Swimmer’s Ear Isn’t Just for Summer

Summertime means beaches and lakes and lots of swim time. That doesn’t stop when Fall arrives! Many of our children participate in swim programs and teams throughout the year! So what does one do if their little swimmer starts complaining about painful ears after a pool visit?

In “doctor-speak,” swimmer’s ear is technically called “otitis externa.” Your ears secrete a film of wax that acts as a barrier to bacteria and other invaders. When water gets between that wax and the outer layer of your ear canal, bacteria can develop, and that can create a feeling of pressure in the ear – like an earache. And believe it or not, it can happen on dry land also! You don’t have to submerge your head to attract that moisture!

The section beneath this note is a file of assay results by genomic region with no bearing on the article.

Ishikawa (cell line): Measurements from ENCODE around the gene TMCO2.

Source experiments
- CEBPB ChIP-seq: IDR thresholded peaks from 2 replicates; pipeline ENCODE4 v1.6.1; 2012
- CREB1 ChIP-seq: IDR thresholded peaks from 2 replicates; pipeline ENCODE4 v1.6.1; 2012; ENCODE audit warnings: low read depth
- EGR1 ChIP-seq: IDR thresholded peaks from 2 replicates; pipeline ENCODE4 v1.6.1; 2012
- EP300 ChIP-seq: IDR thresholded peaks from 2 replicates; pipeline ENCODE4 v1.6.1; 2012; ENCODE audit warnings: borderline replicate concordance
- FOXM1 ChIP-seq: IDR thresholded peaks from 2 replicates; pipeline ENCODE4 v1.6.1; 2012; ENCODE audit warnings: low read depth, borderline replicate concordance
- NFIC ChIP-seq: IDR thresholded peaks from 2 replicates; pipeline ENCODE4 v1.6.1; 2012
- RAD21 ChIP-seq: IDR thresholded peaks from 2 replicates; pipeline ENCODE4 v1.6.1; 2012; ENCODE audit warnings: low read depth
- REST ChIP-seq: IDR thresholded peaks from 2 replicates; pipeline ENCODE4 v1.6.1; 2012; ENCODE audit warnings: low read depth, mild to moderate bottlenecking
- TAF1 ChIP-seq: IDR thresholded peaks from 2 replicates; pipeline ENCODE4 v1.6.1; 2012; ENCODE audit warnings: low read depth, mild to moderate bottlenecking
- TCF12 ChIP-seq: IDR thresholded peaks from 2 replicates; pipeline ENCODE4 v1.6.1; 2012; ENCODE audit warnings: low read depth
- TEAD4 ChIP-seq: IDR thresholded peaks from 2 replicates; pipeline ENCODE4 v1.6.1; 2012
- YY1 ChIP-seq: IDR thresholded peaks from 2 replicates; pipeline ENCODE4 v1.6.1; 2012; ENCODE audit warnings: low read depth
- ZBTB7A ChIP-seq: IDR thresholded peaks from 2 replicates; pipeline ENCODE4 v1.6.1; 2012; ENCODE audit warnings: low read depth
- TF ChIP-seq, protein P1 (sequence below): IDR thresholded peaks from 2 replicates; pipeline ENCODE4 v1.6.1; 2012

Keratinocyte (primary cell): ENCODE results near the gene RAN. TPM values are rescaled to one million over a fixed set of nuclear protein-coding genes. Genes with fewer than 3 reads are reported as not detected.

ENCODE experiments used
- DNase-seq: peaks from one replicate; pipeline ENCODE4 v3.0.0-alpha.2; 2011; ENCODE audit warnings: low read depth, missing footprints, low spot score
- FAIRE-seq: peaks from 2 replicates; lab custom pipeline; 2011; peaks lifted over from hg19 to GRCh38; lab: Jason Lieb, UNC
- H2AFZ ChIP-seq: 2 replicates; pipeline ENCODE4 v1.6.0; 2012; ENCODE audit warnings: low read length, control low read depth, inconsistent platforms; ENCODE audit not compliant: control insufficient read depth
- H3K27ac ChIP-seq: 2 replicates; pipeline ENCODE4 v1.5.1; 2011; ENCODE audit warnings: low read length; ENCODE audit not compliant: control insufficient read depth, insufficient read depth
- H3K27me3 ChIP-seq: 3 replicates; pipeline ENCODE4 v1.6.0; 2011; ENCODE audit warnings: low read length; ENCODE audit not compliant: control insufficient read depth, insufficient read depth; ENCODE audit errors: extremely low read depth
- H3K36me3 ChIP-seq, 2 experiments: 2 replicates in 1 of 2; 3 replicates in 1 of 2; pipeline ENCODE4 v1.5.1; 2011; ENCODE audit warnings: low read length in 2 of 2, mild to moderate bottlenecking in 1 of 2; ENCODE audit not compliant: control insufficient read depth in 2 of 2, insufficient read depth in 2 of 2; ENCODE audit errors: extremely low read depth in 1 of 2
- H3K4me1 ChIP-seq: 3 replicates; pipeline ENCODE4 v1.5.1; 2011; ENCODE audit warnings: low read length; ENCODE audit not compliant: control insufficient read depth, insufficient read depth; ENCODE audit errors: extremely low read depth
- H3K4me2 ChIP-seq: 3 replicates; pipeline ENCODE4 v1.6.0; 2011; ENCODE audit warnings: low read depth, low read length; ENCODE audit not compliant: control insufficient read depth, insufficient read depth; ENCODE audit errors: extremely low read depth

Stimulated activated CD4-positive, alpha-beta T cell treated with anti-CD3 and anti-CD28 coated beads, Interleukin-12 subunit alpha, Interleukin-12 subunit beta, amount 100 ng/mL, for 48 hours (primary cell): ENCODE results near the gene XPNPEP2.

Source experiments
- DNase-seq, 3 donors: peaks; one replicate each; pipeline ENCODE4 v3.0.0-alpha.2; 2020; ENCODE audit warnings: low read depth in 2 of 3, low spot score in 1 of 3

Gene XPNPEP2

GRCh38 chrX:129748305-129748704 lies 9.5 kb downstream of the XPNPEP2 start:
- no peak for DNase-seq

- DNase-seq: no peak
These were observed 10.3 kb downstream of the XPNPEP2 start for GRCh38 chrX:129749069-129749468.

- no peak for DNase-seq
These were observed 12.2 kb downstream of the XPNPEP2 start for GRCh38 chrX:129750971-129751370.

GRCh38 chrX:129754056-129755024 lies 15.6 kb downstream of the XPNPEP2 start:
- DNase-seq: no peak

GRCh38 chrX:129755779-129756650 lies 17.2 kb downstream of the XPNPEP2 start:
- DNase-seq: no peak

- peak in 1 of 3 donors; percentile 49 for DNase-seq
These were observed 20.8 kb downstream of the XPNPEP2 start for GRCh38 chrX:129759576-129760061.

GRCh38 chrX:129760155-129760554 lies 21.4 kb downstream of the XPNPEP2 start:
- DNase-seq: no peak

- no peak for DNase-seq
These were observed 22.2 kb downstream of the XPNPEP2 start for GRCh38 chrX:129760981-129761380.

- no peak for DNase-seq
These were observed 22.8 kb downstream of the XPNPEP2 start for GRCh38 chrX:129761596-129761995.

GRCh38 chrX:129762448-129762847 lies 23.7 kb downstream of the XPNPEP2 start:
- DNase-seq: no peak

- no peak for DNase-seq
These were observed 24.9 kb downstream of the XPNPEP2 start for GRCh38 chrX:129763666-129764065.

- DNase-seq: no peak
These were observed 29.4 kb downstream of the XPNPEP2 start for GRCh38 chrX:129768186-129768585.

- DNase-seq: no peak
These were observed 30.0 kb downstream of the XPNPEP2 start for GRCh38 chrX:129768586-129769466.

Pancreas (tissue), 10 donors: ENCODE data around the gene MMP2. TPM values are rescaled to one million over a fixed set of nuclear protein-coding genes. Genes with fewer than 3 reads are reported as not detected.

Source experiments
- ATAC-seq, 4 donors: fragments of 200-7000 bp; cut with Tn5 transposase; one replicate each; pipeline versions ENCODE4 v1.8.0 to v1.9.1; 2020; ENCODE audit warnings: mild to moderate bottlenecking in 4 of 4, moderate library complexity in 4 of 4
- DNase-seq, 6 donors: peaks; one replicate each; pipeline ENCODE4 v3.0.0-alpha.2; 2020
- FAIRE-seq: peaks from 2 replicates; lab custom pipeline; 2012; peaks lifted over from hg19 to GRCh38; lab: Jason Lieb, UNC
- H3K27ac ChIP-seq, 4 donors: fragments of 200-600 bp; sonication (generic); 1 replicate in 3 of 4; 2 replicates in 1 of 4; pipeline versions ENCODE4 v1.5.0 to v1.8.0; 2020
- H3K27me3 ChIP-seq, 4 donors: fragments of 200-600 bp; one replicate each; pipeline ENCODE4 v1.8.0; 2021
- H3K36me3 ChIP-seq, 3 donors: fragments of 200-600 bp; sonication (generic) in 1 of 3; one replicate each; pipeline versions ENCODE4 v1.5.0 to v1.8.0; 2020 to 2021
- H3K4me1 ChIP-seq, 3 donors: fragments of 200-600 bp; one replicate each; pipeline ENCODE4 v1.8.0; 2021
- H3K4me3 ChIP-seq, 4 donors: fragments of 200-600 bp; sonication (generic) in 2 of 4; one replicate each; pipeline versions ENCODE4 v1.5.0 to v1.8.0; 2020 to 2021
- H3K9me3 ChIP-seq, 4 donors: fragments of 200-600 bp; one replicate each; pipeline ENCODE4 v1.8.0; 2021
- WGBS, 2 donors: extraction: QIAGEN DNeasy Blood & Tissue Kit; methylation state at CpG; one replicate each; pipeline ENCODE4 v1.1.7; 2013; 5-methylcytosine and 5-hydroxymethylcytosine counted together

If your child goes swimming, ask them afterwards if they feel like they still have water in their ears. If they lie down, the water may run out of their ears naturally. A good prevention technique is mixing half white vinegar with half common rubbing alcohol. The vinegar balances the PH of the ear while the rubbing alcohol will dry out the ear to remove that excess moisture. Most bacteria relies on a certain PH to grow. Three or four drops of this mixture should do the trick.

PLEASE avoid using q-tips or other invasive objects, as this can lead to eardrum damage and an infection!

If your child is still complaining of fullness, pain, or a clogged feeling after 24 hours, it’s time to come see us.

We typically treat swimmer’s ear with oral or topical antibiotics (ear drops). If your child is experiencing pain, over the counter Ibuprofen or Tylenol will provide them some relief. Until all of your child’s symptoms disappear, stay out of the water! Cheer from the sidelines for a practice or two!

Then you’ll be ready to dive back in.

5 Reasons to Cook With Your Kids